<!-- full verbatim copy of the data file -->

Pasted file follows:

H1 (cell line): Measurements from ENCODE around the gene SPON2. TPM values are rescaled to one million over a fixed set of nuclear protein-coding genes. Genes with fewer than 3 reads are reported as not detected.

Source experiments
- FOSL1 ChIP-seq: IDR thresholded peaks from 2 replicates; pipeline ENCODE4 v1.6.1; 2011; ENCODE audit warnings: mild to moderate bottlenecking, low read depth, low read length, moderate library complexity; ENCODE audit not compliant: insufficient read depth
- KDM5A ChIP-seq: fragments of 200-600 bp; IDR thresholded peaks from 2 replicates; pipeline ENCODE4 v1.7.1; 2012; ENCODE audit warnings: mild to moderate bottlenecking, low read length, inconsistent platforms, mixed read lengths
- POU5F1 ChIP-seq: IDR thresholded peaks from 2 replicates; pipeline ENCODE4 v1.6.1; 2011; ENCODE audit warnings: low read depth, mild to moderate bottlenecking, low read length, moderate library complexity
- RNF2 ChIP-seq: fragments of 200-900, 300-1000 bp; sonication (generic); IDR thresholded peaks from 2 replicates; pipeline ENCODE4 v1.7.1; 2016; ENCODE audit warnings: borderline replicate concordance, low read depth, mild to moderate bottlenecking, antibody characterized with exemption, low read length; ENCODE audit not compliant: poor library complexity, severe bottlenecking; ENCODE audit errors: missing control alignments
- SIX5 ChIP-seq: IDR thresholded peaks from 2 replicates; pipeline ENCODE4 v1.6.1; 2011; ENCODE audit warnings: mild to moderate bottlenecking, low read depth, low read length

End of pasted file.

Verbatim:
H1 (cell line): Measurements from ENCODE around the gene SPON2. TPM values are rescaled to one million over a fixed set of nuclear protein-coding genes. Genes with fewer than 3 reads are reported as not detected.

Source experiments
- FOSL1 ChIP-seq: IDR thresholded peaks from 2 replicates; pipeline ENCODE4 v1.6.1; 2011; ENCODE audit warnings: mild to moderate bottlenecking, low read depth, low read length, moderate library complexity; ENCODE audit not compliant: insufficient read depth
- KDM5A ChIP-seq: fragments of 200-600 bp; IDR thresholded peaks from 2 replicates; pipeline ENCODE4 v1.7.1; 2012; ENCODE audit warnings: mild to moderate bottlenecking, low read length, inconsistent platforms, mixed read lengths
- POU5F1 ChIP-seq: IDR thresholded peaks from 2 replicates; pipeline ENCODE4 v1.6.1; 2011; ENCODE audit warnings: low read depth, mild to moderate bottlenecking, low read length, moderate library complexity
- RNF2 ChIP-seq: fragments of 200-900, 300-1000 bp; sonication (generic); IDR thresholded peaks from 2 replicates; pipeline ENCODE4 v1.7.1; 2016; ENCODE audit warnings: borderline replicate concordance, low read depth, mild to moderate bottlenecking, antibody characterized with exemption, low read length; ENCODE audit not compliant: poor library complexity, severe bottlenecking; ENCODE audit errors: missing control alignments
- SIX5 ChIP-seq: IDR thresholded peaks from 2 replicates; pipeline ENCODE4 v1.6.1; 2011; ENCODE audit warnings: mild to moderate bottlenecking, low read depth, low read length